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Friday 9 December 2016

Bishop sorry over claims priest said gay marriage vote is the 'devil's work'

Sarah MacDonald

Published 06/10/2015 | 02:30

Bishop Francis Duffy said Fr Okere did not mean to offend
Bishop Francis Duffy said Fr Okere did not mean to offend

A Bishop has issued a public apology after claims that a priest told his congregation the passing of the same-sex marriage referendum and divorce in Ireland was evidence of the devil working in society.

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The Bishop of Ardagh and Clonmacnoise Francis Duffy said comments made by Fr Joseph Okere in St Mel's Cathedral in Longford had not been intended to hurt anyone.

In his homily, Fr Okere referred to the recent same-sex marriage referendum and is alleged to have described the passing of it as the work of the devil in Irish society.

It is claimed the priest also suggested that divorce and the breakdown of marriage were similarly satanic in origin and were leading to the destruction of humanity.

Bishop Duffy said comments were made about the referendum while reflecting on the theme of marriage.

"The language used caused offence to some people. Father Joseph did not intend to hurt anyone and is sorry for doing so. I too apologise for any insensitivity," Bishop Duffy said in a statement last night.

Edmund Byrne, who is a regular Mass-goer at St Mel's and is gay, told the Irish Independent that the priest's words were "like a slap in the face".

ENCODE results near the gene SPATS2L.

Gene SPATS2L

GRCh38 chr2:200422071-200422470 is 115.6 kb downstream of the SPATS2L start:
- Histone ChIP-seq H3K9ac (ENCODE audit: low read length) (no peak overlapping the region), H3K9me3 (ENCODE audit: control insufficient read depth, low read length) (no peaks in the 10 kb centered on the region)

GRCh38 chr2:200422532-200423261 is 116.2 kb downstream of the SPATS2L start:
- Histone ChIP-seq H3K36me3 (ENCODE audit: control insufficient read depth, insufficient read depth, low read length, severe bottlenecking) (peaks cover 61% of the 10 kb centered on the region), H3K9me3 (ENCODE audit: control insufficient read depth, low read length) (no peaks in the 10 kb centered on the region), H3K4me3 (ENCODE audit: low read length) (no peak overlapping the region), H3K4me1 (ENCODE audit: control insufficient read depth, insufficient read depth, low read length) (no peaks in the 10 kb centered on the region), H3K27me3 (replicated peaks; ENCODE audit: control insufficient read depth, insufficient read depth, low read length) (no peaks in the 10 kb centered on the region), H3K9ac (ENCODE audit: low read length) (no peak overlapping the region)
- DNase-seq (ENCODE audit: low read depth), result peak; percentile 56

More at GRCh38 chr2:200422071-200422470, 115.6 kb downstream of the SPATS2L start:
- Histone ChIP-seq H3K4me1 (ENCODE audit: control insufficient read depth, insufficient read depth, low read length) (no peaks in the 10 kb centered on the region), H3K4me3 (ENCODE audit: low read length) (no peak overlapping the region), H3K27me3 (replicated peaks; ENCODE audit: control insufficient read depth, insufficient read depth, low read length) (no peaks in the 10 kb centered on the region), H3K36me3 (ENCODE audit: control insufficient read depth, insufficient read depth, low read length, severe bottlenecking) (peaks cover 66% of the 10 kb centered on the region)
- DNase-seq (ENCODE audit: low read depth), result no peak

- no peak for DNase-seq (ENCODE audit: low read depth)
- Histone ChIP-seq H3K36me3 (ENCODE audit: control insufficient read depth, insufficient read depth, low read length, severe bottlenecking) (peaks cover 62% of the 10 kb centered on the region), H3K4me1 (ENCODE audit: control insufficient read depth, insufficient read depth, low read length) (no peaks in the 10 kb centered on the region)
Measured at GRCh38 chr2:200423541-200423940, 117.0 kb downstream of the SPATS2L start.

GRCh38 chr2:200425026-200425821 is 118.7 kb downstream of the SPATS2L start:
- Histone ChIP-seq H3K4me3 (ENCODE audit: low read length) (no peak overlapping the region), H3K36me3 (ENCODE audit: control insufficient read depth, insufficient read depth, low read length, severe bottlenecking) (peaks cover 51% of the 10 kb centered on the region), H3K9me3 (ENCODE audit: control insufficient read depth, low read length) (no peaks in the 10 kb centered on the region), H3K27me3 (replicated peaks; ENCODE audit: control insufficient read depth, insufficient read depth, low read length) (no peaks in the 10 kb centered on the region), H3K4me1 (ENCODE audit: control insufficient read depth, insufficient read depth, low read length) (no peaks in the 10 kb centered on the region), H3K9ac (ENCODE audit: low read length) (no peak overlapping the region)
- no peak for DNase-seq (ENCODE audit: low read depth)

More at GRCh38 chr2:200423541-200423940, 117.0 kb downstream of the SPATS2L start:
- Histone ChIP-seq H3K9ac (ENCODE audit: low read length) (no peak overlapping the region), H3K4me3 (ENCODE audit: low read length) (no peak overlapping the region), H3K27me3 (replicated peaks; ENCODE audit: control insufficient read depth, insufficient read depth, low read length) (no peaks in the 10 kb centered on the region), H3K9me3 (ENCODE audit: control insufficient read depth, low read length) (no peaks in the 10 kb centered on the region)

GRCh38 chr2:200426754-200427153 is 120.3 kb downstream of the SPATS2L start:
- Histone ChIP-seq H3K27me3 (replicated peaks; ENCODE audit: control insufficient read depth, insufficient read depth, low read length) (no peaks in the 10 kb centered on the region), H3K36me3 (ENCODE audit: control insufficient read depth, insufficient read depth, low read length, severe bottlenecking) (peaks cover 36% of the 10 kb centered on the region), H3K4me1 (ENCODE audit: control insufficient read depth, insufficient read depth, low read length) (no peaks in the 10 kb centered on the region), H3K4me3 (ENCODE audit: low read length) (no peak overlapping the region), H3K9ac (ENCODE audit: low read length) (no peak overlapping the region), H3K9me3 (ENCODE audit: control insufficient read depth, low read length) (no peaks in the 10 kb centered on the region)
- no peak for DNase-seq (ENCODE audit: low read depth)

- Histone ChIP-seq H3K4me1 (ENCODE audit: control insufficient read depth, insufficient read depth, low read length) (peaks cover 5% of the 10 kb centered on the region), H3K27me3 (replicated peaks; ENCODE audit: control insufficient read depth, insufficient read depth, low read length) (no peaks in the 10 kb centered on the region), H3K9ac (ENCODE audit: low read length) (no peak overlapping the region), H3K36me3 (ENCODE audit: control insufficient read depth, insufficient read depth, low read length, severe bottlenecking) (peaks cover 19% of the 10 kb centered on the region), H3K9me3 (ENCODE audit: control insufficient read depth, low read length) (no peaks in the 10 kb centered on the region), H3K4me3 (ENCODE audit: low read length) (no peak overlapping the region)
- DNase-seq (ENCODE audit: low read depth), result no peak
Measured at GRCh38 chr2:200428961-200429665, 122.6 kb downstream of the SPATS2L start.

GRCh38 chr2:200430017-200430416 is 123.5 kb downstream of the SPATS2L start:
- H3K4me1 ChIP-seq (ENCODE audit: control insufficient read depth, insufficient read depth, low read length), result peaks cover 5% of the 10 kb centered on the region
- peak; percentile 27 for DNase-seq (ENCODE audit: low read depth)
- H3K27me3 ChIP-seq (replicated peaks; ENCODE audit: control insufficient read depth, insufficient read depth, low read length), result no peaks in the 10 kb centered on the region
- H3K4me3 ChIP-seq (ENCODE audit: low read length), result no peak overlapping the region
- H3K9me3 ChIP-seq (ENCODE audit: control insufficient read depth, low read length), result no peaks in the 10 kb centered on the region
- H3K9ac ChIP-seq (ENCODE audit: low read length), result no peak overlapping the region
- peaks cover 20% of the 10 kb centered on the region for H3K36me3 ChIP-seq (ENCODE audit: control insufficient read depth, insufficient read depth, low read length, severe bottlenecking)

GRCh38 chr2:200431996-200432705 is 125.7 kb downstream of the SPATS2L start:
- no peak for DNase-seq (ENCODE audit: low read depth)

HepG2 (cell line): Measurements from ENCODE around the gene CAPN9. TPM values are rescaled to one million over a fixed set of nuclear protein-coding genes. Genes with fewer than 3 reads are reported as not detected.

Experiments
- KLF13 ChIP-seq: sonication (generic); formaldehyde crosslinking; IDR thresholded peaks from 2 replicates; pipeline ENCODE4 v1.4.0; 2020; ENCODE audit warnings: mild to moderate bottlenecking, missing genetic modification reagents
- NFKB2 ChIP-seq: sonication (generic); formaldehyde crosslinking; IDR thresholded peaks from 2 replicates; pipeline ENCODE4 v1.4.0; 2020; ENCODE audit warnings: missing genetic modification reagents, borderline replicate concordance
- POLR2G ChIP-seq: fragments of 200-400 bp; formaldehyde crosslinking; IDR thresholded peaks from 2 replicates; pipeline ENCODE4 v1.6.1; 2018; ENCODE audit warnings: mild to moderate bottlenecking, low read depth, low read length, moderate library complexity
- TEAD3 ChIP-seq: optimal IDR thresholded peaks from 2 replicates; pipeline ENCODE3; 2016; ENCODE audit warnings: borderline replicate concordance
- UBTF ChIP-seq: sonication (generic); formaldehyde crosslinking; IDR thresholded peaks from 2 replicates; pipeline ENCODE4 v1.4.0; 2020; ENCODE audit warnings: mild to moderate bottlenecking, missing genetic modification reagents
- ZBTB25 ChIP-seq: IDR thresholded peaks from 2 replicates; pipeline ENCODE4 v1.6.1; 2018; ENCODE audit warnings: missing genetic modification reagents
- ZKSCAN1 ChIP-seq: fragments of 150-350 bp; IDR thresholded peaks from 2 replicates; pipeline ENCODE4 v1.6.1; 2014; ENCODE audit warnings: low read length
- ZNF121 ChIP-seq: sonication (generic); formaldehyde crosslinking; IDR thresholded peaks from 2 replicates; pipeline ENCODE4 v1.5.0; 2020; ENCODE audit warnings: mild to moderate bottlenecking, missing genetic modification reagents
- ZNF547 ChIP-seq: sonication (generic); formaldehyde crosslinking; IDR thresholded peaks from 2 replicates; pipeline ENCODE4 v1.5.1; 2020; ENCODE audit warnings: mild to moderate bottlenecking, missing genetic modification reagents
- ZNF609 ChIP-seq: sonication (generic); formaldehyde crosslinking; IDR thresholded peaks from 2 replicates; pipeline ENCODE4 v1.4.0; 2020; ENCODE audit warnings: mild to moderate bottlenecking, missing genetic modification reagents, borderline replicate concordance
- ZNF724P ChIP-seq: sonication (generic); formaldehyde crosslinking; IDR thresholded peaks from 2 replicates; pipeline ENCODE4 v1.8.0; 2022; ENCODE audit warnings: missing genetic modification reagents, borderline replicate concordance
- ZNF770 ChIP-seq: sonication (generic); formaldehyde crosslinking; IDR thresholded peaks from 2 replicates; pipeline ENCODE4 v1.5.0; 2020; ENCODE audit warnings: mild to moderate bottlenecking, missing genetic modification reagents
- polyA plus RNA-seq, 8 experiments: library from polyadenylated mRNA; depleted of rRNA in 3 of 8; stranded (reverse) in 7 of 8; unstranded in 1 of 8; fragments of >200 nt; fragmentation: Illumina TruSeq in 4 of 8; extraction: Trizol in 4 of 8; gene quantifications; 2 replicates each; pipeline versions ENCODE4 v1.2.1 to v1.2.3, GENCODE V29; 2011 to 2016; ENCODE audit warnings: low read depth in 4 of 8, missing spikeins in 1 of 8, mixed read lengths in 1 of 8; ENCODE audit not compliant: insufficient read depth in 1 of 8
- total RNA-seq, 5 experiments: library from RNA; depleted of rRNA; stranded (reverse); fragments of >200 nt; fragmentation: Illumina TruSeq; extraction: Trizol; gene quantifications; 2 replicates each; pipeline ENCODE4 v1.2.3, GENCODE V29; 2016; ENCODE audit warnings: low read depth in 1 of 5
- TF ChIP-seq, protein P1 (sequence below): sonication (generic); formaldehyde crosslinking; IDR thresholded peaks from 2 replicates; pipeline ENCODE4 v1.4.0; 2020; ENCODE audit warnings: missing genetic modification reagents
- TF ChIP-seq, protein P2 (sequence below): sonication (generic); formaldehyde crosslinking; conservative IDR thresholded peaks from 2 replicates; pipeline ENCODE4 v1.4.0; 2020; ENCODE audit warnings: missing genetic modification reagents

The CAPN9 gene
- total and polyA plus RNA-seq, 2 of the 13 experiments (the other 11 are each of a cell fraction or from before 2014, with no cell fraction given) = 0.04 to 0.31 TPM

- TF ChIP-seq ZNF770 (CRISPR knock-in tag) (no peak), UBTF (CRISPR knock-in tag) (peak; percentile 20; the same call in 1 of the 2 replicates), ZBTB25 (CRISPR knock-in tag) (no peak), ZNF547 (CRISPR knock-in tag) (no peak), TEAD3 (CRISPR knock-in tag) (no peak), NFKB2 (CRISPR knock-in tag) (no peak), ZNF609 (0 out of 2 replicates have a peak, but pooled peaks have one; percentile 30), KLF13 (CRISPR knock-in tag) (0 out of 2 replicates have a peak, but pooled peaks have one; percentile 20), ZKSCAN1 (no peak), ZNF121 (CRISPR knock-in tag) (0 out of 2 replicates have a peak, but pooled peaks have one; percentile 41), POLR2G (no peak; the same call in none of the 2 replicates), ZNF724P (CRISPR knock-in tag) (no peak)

"I was really hurt by them and got up and walked out," he said.

"I am a Catholic and gay and I have never felt unwanted, but this was like something you would have heard 30 years ago.

"The Church just has to stop this - enough is enough."

A special meeting of the committee of Longford LGBT support group took place last night to discuss what the group described as the "extreme views" expressed.

Speaking to the Irish Independent after the meeting, Secretary Dónal MacAodh said he would have expected something like this 40 years ago.

"We thought we would have moved on somewhat," he said.

Mr MacAodh said such harsh comments impact negatively, "particularly on very young people in the closet".

Hearing such statements would "put them further back into the closet and delay them being who they truly are", he warned.

"If we want examples of where homophobic speak leads to, we had ISIS throwing four gay men off the top of a building in Iraq at the weekend," he said.

Mr MacAodh reminded the Nigerian missionary - who took up his appointment as a curate in St Mel's Cathedral on September 6 - that the Church has a duty of pastoral care to all its congregation and in making such comments "it is certainly not fulfilling that".

However, he paid tribute to the good relations between the LGBT community in Longford and the Church.

Irish Independent

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